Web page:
Mauricio Pochettino was relieved of his duties by Tottenham on Tuesday. Two Omnisport writers debate whether it was the right decision.
Tottenham have sacked Mauricio Pochettino, bringing an end to his five-year tenure in charge after a run of dismal results in the Premier League this season.
Three wins from 12 league matches have left Tottenham in 14th place, albeit only three points off fifth, while they also lost 7-2 to Bayern Munich in the Champions League last month.
Four successive top-four finishes and a Champions League final appearance will be Pochettino's lasting legacy and he also oversaw Tottenham's transition to a new, state-of-the-art stadium.
With the debate sure to continue over whether Spurs have made a harsh call, and plenty of speculation to come over who will replace him, two of our writers argue the case for and against Pochettino's sacking.
Tottenham have got it wrong - Tom Webber
Spurs defied expectations under the Argentinian and he underlined his status as an elite manager by leading them to the Champions League final last term.
While that game ended in defeat to Liverpool and left Pochettino without a trophy, their European run was combined with a fourth straight top-four finish, showing they had a leader capable of taking them to new heights.
However, their transfer business in the close season was a source of frustration for Pochettino, and he made no attempt to hide that.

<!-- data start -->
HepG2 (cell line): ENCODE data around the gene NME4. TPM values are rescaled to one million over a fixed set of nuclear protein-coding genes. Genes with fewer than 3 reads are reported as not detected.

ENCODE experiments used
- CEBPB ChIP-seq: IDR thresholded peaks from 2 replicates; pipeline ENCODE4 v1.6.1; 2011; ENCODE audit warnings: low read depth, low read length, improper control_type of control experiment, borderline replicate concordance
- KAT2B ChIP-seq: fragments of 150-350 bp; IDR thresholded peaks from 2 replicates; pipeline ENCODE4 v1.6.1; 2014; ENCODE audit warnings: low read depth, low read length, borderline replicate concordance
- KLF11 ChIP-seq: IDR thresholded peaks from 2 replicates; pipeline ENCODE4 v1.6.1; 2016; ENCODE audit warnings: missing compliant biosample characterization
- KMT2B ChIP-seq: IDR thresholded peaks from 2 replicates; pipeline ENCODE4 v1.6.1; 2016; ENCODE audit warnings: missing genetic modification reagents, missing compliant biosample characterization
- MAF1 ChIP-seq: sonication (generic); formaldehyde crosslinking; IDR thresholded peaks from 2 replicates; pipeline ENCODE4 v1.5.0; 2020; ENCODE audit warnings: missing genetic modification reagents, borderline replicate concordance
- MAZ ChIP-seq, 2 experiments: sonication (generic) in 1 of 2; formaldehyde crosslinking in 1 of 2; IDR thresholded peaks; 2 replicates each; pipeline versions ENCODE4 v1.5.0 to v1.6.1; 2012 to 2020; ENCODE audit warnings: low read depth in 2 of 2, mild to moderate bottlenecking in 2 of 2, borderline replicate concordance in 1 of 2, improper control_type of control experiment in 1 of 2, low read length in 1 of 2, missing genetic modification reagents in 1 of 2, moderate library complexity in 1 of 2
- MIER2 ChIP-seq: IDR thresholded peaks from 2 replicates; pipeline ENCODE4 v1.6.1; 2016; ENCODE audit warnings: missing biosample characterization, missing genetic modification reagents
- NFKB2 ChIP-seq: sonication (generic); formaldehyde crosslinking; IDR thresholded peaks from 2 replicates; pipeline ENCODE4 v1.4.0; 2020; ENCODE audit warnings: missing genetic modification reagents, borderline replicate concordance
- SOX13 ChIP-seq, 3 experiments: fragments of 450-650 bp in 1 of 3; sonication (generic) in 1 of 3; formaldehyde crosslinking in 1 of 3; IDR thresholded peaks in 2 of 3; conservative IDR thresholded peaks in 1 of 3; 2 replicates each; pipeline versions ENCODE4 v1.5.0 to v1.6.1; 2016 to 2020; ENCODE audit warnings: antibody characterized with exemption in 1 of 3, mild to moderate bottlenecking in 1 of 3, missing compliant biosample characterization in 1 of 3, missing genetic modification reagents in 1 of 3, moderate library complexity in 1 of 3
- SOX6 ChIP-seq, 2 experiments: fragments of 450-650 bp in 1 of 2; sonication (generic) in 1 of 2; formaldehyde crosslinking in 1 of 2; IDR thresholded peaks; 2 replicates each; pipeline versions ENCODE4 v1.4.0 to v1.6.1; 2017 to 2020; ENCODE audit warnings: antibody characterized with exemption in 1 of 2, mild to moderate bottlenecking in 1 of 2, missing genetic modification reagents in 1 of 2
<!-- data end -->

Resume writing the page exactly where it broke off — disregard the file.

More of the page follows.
While Tanguy Ndombele was a club-record signing from Lyon and Giovani Lo Celso provided another creative option in midfield, there were no other additions capable of immediately pushing the team forward.
Spurs let Kieran Trippier go and did not sign a replacement, leaving them exposed at right-back, while Danny Rose was seemingly retained against Pochettino's wishes.
By failing to give the 47-year-old the backing his work deserved, Spurs have now shot themselves in the foot twice and will only have themselves to blame if things go backwards from here.
Tottenham have got it right - Patric Ridge
Given what Pochettino has achieved during his time at Tottenham, the decision to cut ties seems a ruthless one when viewed in isolation, but that would not be taking into account what has been a dismal 2019 for Spurs on the domestic front.
In this calendar year, Tottenham have taken just 40 points from a possible 90 on offer in the Premier League, winning 11 matches, drawing a further seven and suffering 12 defeats.
Their poor form was, of course, masked by an incredible run to the Champions League final, but it is easy to forget Spurs were heading out in Amsterdam until Lucas Moura took matters into his own hands in a match that could easily have gone the other way.
Looking only at their league results this term, three wins from 14 league matches would be enough to get many managers in the top flight sacked. Why not Pochettino?
While it is fair to say Tottenham did perhaps not back him as they should have done in the transfer market, the club did spend big. It is hard to imagine he did not have the final say on who was brought in.
Was a creative force such as Lo Celso, for example, strictly necessary when it was so obvious Tottenham lacked a quality right-back or alternatives up front – weaknesses that were exposed in humiliating fashion by Bayern last month?
The situation with Christian Eriksen has not helped, but again Pochettino must take his fair share of responsibility; looking back, any players dallying over signing fresh deals – see also Toby Alderweireld and Jan Vertonghen – have been ostracised during his time in north London. Is this the wisest approach when Tottenham have not had the squad depth to be able to cope with key players sitting idly by?
With the Premier League seemingly wide open – at least outside the top four – this season, Tottenham could not afford to delay any longer and, on the back of a five-match winless league run, they desperately need a fresh source of inspiration.